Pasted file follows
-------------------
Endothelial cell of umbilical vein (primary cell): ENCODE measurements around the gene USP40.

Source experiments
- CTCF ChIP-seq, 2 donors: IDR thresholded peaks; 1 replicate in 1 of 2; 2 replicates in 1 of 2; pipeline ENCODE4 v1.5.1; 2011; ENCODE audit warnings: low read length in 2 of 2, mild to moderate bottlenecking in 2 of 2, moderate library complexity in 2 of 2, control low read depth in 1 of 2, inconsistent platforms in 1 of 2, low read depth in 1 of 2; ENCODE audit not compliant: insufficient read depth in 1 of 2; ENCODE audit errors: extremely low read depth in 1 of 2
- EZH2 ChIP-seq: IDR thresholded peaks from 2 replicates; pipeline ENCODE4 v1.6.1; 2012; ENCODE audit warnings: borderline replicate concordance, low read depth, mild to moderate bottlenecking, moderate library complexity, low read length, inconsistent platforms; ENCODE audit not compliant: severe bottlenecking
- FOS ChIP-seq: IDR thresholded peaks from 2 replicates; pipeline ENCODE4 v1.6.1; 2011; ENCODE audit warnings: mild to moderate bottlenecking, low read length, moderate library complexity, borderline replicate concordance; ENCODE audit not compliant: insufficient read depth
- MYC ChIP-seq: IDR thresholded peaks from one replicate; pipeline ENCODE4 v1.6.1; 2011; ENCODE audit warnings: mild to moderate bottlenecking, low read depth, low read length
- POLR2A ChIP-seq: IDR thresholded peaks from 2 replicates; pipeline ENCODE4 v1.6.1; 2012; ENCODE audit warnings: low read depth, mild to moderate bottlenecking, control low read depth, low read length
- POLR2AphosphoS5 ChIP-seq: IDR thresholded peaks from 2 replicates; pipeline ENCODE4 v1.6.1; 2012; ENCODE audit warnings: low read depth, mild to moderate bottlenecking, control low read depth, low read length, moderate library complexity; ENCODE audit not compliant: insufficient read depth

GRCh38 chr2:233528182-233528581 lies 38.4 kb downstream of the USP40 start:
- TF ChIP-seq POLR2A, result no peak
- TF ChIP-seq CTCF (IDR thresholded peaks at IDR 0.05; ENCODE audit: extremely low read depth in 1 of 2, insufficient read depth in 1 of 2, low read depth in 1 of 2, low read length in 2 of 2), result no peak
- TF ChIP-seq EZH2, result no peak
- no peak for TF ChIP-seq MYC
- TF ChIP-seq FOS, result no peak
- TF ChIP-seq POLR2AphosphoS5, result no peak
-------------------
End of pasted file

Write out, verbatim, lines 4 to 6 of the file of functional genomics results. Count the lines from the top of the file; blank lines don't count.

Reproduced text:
- EZH2 ChIP-seq: IDR thresholded peaks from 2 replicates; pipeline ENCODE4 v1.6.1; 2012; ENCODE audit warnings: borderline replicate concordance, low read depth, mild to moderate bottlenecking, moderate library complexity, low read length, inconsistent platforms; ENCODE audit not compliant: severe bottlenecking
- FOS ChIP-seq: IDR thresholded peaks from 2 replicates; pipeline ENCODE4 v1.6.1; 2011; ENCODE audit warnings: mild to moderate bottlenecking, low read length, moderate library complexity, borderline replicate concordance; ENCODE audit not compliant: insufficient read depth
- MYC ChIP-seq: IDR thresholded peaks from one replicate; pipeline ENCODE4 v1.6.1; 2011; ENCODE audit warnings: mild to moderate bottlenecking, low read depth, low read length